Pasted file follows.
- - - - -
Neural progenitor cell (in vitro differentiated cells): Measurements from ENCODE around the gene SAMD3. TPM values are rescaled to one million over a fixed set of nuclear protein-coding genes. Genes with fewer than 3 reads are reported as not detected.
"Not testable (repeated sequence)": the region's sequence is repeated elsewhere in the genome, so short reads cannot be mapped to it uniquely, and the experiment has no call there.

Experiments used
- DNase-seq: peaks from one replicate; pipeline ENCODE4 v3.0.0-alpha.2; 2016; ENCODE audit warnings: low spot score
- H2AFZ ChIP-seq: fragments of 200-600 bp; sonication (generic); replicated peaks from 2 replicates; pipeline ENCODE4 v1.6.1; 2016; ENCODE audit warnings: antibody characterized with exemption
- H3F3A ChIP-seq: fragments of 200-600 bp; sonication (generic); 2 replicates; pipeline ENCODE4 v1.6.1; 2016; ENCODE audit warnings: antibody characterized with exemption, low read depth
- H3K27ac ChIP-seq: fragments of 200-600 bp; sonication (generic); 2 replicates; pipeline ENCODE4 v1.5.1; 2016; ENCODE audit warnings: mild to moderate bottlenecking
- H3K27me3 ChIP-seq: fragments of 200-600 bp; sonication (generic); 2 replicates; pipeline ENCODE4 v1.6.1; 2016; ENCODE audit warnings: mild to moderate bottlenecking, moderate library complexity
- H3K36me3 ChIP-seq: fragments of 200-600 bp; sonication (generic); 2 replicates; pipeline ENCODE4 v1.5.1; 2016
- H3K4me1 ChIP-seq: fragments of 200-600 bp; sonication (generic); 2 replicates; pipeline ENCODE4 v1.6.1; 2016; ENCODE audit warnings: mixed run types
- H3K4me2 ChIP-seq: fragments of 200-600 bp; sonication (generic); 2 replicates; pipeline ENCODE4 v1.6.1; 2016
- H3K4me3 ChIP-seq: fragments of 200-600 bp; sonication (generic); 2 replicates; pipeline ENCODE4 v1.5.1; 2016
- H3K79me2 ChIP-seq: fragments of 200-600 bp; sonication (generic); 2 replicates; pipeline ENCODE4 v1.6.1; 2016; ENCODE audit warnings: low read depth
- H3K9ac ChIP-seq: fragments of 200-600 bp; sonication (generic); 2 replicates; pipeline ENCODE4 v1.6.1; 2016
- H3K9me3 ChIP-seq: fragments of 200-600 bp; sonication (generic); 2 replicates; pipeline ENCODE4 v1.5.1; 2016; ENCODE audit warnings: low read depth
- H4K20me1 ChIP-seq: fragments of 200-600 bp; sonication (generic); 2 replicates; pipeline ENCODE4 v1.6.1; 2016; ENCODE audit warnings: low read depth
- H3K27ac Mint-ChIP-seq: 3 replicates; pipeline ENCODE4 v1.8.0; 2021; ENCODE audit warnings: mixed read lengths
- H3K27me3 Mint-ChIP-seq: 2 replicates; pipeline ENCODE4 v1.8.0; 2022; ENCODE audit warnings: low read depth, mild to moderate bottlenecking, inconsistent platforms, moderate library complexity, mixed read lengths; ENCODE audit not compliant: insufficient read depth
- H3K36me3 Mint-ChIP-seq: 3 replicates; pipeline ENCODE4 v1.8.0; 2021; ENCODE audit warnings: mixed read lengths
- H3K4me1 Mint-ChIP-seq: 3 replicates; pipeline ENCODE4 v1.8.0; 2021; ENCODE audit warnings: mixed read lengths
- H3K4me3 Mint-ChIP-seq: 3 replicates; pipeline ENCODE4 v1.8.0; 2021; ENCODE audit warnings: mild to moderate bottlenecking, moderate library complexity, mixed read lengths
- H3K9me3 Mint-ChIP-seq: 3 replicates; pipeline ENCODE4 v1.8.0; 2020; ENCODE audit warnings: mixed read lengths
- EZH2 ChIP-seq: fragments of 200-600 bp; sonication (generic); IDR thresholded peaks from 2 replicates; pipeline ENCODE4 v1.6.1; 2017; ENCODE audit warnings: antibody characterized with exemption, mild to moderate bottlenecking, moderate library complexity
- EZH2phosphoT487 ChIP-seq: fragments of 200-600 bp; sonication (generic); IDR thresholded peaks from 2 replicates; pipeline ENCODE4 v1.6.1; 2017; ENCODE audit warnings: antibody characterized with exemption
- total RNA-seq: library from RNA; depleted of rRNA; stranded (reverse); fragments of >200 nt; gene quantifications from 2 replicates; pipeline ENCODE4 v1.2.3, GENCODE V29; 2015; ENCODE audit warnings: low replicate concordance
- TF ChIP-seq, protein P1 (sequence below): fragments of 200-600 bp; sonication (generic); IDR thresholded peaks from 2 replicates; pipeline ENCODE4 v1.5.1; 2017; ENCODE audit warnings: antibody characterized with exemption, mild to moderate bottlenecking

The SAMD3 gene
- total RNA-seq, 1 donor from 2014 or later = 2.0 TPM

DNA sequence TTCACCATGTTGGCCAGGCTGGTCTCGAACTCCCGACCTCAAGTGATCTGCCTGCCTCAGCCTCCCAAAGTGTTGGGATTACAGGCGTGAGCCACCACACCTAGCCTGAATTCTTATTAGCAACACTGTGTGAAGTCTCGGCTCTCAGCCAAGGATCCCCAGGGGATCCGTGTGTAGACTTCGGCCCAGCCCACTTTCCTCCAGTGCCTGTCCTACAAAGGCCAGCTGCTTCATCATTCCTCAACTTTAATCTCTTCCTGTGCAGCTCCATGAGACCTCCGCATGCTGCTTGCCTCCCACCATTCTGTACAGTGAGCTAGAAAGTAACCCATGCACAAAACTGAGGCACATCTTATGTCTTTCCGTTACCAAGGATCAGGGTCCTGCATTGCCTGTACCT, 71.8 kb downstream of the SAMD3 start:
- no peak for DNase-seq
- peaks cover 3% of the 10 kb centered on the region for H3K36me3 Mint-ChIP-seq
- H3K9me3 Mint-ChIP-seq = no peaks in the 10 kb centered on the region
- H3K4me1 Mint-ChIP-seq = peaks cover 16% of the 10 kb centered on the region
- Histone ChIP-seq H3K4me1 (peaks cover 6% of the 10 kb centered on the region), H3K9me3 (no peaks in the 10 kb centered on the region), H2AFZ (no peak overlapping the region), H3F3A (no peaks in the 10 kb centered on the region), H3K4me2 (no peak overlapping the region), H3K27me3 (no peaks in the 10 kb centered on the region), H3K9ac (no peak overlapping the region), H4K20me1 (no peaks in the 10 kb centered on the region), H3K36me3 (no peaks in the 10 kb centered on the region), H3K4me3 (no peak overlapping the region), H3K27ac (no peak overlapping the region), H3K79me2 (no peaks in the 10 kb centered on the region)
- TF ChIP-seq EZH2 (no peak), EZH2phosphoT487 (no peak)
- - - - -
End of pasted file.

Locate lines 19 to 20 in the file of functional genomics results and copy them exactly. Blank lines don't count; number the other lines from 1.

- H3K36me3 Mint-ChIP-seq: 3 replicates; pipeline ENCODE4 v1.8.0; 2021; ENCODE audit warnings: mixed read lengths
- H3K4me1 Mint-ChIP-seq: 3 replicates; pipeline ENCODE4 v1.8.0; 2021; ENCODE audit warnings: mixed read lengths